Mitt Romney did what many Republican voters wanted in the GOP debate last night--he demonstrated that he's willing to fight for his party's presidential nomination as he took on his main rival, former House Speaker Newt Gingrich, like never before. Gingrich mostly refrained from returning the attacks in kind as he attempted to look as calm and patient as possible.
This was a substantial role reversal, since Gingrich has shown muscular aggressiveness and Romney has mostly stayed above the intra-party fray in the past debates. Above all, the changed styles reflected the state of the race, with Gingrich having the momentum after his big victory in the South Carolina primary on Saturday and not wanting to make a major gaffe, and Romney going negative in an effort to slow him down.
The most memorable part of the debate, held in Tampa and moderated by NBC's Brian Williams, came in the first few minutes as Romney immediately took the offensive. The former venture capitalist and ex-governor of Massachusetts said Gingrich "had to resign in disgrace" as House speaker because of ethics problems that resulted in a reprimand from his colleagues. Romney added: "In the 15 years after he left the speakership, the speaker has been working as an influence peddler in Washington." Gingrich replied, "I'm not going to spend the evening trying to chase Governor Romney's misinformation. This is the worst kind of trivial politics. He said at least four things that are false."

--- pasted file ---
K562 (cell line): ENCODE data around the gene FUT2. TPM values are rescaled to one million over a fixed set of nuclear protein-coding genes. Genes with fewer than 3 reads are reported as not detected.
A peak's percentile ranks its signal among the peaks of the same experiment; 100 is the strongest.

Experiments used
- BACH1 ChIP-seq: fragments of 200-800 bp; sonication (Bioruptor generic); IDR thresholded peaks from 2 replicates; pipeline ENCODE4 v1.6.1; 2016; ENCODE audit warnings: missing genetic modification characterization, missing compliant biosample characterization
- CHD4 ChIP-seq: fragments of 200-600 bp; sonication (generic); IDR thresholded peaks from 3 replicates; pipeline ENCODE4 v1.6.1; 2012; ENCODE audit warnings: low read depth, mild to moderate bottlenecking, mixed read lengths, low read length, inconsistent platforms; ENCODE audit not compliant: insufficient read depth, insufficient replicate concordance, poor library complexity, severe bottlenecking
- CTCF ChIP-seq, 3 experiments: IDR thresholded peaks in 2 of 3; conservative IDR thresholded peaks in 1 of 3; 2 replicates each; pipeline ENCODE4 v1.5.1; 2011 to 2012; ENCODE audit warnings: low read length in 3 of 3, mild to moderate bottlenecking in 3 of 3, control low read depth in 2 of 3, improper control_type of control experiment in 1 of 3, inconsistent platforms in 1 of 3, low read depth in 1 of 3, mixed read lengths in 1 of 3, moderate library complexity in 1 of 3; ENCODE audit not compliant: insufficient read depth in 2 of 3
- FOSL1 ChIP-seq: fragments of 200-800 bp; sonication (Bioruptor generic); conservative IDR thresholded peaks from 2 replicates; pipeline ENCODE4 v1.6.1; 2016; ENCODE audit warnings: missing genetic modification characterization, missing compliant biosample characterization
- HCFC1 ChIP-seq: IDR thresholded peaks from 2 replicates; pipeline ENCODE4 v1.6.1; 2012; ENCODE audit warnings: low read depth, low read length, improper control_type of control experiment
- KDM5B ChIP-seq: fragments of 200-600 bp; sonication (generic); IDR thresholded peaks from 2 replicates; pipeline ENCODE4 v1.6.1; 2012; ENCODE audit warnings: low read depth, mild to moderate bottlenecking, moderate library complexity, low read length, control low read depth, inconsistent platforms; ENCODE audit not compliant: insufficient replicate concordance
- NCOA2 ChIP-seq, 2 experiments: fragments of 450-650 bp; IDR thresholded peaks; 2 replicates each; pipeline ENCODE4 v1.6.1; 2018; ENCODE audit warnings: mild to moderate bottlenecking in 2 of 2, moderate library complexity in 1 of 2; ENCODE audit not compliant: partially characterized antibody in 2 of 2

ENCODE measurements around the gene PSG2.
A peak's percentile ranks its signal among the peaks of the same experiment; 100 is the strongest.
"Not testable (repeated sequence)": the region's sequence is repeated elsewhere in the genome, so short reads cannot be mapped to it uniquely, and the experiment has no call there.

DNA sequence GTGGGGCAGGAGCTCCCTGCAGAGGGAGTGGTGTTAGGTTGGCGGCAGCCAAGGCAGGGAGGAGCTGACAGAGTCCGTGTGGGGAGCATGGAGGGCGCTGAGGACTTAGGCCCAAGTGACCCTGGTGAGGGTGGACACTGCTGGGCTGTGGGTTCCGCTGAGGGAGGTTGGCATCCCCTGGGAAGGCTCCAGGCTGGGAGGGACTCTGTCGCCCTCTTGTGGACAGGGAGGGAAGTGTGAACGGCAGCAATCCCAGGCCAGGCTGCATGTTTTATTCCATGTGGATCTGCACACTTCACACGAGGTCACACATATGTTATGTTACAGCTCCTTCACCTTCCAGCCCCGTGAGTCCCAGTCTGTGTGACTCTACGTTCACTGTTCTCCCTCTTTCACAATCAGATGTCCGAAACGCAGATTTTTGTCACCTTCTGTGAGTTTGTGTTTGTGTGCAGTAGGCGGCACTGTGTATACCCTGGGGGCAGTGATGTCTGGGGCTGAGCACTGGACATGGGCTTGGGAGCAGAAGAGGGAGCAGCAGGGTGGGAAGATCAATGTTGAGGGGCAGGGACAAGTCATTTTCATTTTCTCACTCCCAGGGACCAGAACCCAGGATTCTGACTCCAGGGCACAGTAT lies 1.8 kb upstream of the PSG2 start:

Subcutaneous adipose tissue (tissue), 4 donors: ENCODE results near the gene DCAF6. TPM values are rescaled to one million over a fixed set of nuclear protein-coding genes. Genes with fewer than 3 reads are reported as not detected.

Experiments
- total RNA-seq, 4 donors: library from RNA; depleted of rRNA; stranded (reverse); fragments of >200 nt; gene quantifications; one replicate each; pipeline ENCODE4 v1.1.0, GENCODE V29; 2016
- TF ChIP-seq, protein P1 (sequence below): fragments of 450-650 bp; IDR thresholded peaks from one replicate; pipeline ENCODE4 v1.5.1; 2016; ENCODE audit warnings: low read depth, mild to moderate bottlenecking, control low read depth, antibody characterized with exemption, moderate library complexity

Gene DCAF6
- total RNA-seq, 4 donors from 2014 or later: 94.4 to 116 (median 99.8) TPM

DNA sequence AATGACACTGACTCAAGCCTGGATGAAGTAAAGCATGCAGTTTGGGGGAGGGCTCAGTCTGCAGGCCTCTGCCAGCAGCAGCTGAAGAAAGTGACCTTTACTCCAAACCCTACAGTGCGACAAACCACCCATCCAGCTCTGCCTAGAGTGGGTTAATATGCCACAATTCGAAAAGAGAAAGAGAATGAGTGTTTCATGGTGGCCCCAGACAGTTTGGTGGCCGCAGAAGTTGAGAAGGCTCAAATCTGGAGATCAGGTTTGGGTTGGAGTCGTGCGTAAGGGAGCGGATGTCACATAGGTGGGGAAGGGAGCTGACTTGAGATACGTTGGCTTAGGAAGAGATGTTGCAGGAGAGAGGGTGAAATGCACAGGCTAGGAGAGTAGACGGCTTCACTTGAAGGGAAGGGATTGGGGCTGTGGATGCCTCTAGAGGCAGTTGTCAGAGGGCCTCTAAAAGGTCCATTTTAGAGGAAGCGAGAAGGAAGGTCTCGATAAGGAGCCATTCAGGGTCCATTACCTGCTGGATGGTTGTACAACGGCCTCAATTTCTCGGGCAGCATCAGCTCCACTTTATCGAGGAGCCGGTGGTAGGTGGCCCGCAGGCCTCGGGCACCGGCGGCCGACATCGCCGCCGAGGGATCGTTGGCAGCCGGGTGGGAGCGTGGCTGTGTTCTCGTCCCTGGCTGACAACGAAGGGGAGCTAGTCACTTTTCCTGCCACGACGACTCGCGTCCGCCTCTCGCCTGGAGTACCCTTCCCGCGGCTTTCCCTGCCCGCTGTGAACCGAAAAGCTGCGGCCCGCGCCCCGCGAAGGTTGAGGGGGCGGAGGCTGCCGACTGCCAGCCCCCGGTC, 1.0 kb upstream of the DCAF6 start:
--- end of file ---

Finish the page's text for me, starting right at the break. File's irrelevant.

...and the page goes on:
The pair spent several minutes arguing over the somewhat tedious details of whose background would be more valuable as president. But Romney forced Gingrich to play defense, a role the former speaker seemed to find uncomfortable.
The crowd in the room respected Williams' request not to applaud or otherwise react to what the candidates said. And this seemed to sap energy from Gingrich, who has generated cheers and ovations from the audiences at past debates. This time, he was noticeably subdued, and his performance came across as tepid.
Gingrich and Romney tried to score points on issues important in Florida, which holds its primary a week from today. Gingrich defended key portions of Medicare, a popular program among the elderly and retired voters of Florida. Romney said he would devise programs to help people hold onto their mortgages and to rejuvenate the housing market, which is in deep trouble in Florida.
Gingrich and Romney both talked tough about confronting the Cuban regime of Fidel Castro, an appeal to the large Cuban American electorate in Florida.
Also participating in the debate were former Sen. Rick Santorum of Pennslyvania and Rep. Ron Paul of Texas, each of whom lag far behind in national polls.
The next GOP debate is scheduled in Jacksonville Thursday night.